Tuesday, September 13, 2022

Travel the World - Israel

I started a 50-week series in 2019 that I called Travel the World. Each week of the series I visited a randomly-selected country, sharing bits of information about that country. I then chose one tidbit of information about that week's country as inspiration for a card. As I explored those 50 countries in 2019, I knew I would continue on until I've visited every one of the 195 countries in the world. By the end of 2021, I'd virtually traveled to 145 countries and plan to complete my journey to all 195 countries by visiting the last 50 this year.

This week's country is...


Israel is a country in the Middle East and Asia bordering Egypt, Jordan, Lebanon, Syria, and the Palestinian Territories.

It is the only state in the world with a majority Jewish population – around 74%.

The modern state of Israel has been a nation of the Jewish people since 1948. Jerusalem is its capital city.

Since its early history, Jerusalem has been a fully walled city. The walls are over 40 feet tall, eight feet thick, and 2.5 miles long. It also has 34 watchtowers and seven main gates to let traffic through.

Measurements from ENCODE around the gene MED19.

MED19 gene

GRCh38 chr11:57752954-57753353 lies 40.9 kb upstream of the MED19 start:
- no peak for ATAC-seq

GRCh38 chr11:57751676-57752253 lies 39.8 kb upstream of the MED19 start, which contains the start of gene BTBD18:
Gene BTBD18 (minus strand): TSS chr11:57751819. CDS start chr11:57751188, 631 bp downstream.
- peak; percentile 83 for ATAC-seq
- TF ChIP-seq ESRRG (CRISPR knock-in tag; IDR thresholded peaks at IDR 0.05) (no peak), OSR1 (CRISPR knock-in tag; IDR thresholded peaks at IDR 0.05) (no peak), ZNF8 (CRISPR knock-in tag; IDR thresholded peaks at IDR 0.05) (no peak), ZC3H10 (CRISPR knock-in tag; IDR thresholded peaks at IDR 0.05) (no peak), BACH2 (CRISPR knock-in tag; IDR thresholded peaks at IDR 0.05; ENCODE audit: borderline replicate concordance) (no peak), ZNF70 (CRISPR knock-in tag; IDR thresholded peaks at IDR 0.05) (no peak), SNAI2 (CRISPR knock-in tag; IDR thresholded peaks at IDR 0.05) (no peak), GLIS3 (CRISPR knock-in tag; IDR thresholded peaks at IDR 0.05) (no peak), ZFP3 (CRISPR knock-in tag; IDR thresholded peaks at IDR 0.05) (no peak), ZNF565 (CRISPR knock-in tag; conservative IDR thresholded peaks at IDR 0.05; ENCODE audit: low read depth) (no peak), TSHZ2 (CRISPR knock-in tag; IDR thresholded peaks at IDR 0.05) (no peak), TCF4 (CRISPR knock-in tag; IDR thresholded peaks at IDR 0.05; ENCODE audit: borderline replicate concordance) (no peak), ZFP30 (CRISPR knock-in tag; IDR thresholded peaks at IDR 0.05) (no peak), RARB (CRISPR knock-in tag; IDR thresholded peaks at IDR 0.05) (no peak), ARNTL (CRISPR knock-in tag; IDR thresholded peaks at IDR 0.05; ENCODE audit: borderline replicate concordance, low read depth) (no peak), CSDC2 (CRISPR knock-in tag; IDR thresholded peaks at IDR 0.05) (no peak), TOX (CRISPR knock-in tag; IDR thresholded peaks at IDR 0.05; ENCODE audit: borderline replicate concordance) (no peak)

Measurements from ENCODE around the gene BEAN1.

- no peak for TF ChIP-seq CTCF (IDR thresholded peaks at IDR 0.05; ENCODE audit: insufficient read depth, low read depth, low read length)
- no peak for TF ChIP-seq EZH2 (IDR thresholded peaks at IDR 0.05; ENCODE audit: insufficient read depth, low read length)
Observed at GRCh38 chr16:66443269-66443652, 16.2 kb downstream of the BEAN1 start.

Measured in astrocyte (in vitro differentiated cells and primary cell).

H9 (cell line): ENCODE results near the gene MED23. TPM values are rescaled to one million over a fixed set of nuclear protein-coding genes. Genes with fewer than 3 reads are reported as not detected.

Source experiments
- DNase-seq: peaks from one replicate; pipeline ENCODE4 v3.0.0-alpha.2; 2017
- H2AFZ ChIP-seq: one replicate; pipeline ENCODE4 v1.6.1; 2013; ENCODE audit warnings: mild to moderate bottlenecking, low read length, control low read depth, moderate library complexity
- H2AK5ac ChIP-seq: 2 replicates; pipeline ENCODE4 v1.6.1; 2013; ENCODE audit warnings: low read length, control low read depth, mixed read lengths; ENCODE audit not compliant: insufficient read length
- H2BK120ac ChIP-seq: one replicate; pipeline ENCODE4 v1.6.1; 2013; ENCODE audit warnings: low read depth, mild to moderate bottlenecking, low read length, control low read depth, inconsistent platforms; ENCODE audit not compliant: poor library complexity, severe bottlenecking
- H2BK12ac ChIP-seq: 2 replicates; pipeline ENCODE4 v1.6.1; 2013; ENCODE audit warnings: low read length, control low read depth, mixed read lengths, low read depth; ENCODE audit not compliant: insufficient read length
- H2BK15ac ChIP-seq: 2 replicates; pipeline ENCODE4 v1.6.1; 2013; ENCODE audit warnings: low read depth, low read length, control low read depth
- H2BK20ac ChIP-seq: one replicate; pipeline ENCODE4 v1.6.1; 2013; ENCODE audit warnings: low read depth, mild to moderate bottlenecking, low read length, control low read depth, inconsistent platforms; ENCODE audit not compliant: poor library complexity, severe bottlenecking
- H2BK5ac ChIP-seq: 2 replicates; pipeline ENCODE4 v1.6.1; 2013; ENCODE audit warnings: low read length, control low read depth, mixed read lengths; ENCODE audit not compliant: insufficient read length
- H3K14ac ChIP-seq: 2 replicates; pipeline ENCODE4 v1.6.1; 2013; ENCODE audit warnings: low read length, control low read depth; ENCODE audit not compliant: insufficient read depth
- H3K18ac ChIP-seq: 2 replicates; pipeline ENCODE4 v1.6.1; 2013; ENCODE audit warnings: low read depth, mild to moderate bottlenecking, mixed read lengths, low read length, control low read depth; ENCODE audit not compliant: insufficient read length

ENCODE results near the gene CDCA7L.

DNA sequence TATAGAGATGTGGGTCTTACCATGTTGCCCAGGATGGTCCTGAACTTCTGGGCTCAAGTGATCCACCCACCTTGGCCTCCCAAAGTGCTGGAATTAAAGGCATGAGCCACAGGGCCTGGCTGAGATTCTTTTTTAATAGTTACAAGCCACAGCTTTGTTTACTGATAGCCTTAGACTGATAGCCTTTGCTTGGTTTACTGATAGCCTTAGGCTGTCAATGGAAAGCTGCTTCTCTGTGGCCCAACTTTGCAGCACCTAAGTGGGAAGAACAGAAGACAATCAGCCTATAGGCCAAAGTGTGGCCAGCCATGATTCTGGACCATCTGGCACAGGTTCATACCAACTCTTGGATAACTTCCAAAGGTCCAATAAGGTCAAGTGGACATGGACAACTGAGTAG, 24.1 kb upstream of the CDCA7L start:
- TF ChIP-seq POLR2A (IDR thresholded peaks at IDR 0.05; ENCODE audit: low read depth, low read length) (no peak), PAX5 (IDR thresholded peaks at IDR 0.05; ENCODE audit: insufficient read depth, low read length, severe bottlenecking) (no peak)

Israel is a long wedge of land. It is as narrow as 10 miles in some areas and no wider than 70 miles in other areas.

The Israeli city of Tel Aviv is considered to be among the most powerful cities in the world.

In 2020, Israel was the eighth most expensive country in the world to live in. Switzerland came in at number one.

Israel is bordered by snowy peaks at one end and a desert beach on the other. It has a total of 137 beaches.

Israel is part home to the lowest point on Earth. Shared by Israel and the Palestinian Territories on the western side and Jordan on the east, the Dead Sea is 1,424 feet below sea level.

The Dead Sea has a salt concentration of 34% – 10 times saltier than seawater.  

Israel is about the size of the US state of Massachusetts—around 8,000 square miles.

It is roughly half the size of Lake Michigan.

Israel’s population is half the size of Metro New York City.

Israel has two official languages: Hebrew and Arabic.